B.	Proposed pilot programs for UNICEF	52



	Conclusion: The Road to Reform	54



	Appendix A: Community Integration Models	56


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ACKNOWLEDGMENTS

The staff and project team of Mental Disability Rights International (MDRI) is indebted to many people in Russia who gave generously of their time to provide observations and insights about the conditions in children's institutions. Family members, service providers, members of the medical and educational professions, government officials, and staff of non-governmental and international organizations were instrumental in our investigation.

We would like to thank all people at UNICEF/Russia who made our mission successful and productive. Dr. Olga Remenets of the International Child Development Centre deserves our most sincere gratitude for arranging visits, confronting logistical problems on our behalf, and accompanying the team into institutions. Without Dr. Remenets, our mission would not have been possible. Our interpreter Lengvard Khitrov was also essential to our work. Ekaterina Staravoytova assisted us with logistics and we will not forget her helpfulness and efficiency. We would like to thank Dr. Ezio Murzi above all for giving us the opportunity to conduct this investigation and contribute our suggestions for change in Russia's child care institutions.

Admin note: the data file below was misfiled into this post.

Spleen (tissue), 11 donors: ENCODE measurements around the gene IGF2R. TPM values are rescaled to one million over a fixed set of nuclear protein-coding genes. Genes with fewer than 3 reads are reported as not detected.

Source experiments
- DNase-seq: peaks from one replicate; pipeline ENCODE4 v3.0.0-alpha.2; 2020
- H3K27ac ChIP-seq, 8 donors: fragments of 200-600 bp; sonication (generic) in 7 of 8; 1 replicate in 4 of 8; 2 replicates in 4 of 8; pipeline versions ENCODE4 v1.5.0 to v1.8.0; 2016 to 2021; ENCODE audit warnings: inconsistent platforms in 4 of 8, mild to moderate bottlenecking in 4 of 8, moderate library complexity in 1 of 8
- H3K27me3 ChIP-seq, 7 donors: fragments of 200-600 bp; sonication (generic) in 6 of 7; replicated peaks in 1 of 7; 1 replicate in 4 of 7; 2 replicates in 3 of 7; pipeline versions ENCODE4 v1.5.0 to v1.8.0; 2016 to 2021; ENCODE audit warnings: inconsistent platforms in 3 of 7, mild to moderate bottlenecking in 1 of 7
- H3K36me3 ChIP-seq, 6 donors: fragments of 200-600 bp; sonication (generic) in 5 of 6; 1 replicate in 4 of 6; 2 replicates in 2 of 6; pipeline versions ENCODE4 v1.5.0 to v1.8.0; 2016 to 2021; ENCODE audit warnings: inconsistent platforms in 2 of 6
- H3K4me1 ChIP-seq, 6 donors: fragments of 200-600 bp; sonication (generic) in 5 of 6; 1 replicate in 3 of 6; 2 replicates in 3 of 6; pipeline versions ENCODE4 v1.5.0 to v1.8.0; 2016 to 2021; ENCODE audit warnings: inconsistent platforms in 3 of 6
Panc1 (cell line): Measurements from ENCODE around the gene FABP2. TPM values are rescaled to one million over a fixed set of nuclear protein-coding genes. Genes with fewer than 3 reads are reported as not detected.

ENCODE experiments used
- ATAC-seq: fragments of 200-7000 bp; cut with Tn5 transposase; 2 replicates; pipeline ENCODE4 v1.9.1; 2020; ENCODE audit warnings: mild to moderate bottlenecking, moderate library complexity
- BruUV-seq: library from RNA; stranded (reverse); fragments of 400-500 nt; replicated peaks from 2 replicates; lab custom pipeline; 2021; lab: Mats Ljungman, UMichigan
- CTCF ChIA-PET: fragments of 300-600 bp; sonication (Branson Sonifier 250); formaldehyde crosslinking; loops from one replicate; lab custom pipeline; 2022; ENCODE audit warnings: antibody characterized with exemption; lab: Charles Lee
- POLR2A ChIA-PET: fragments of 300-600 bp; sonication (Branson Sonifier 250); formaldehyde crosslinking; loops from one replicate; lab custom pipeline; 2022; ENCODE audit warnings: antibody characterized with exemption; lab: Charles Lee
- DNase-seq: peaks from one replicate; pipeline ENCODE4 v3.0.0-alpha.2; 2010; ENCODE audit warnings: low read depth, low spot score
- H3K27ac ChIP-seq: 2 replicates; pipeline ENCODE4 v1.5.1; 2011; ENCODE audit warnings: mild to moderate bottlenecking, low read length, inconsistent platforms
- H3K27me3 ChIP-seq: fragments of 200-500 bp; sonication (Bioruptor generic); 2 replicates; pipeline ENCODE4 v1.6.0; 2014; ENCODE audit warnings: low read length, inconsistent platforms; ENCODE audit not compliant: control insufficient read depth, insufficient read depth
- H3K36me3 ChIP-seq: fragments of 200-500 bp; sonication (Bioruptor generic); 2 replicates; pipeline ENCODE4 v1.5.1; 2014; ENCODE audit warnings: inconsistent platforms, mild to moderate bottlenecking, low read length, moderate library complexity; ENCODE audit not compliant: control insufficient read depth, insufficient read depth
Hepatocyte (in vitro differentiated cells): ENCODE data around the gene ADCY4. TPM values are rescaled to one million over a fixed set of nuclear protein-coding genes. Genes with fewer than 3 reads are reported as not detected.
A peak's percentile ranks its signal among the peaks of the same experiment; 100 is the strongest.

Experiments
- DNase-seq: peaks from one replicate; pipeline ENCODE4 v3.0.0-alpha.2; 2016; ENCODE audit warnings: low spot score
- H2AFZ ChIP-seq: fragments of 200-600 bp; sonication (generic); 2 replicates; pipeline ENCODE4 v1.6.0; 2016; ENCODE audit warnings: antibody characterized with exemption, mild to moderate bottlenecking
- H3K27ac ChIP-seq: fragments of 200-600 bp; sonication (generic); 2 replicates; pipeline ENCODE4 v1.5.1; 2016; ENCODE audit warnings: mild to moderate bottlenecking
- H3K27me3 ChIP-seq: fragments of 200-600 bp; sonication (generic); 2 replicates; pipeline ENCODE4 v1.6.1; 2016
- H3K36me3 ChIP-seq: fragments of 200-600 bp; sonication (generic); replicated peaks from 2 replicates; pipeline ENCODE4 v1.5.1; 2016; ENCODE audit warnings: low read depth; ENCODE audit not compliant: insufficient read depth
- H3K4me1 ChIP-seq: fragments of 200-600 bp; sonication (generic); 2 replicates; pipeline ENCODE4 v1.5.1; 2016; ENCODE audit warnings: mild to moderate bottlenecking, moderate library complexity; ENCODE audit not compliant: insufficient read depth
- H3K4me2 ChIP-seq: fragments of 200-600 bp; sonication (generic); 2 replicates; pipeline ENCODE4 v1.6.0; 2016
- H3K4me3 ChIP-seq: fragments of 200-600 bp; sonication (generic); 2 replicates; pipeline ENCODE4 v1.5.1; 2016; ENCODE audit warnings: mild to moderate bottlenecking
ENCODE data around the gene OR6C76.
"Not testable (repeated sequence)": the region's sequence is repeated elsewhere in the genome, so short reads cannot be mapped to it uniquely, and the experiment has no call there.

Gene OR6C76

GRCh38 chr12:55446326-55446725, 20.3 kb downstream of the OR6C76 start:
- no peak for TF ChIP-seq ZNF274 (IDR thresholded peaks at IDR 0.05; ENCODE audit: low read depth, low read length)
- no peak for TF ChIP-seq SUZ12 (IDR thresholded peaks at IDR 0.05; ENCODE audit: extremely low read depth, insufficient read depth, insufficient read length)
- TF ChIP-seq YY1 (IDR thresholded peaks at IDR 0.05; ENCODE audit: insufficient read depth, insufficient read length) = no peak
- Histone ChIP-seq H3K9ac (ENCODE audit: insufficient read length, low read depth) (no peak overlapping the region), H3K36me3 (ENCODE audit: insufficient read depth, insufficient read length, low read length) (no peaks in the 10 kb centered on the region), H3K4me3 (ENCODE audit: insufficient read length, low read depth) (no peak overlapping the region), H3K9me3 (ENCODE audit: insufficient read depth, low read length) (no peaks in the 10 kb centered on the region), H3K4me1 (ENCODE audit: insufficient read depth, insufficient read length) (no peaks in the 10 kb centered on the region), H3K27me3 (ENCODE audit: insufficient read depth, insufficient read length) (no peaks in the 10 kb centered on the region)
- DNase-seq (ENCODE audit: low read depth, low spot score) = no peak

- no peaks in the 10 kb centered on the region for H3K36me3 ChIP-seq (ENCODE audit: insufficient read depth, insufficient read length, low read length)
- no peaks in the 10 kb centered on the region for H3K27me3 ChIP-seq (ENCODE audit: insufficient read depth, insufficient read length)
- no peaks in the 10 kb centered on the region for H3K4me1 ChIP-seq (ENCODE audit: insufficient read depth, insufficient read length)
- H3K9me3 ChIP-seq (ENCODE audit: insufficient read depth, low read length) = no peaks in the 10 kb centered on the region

We would also like to thank the many Russian government officials who made our visit possible. Elena Kupriyanova of the Ministry of Labor and Social Development was essential to our access to institutions and our meetings with officials in the regions of Kaliningrad, Saratov, and Moscow. We express our great appreciation for all her work and her accommodation of our needs. We would also like to thank the regional and local officials of the ministries of education and labor and social welfare for their gracious welcome and cooperation. We appreciated the opportunity to discuss the operation of children's institutions at length and in detail.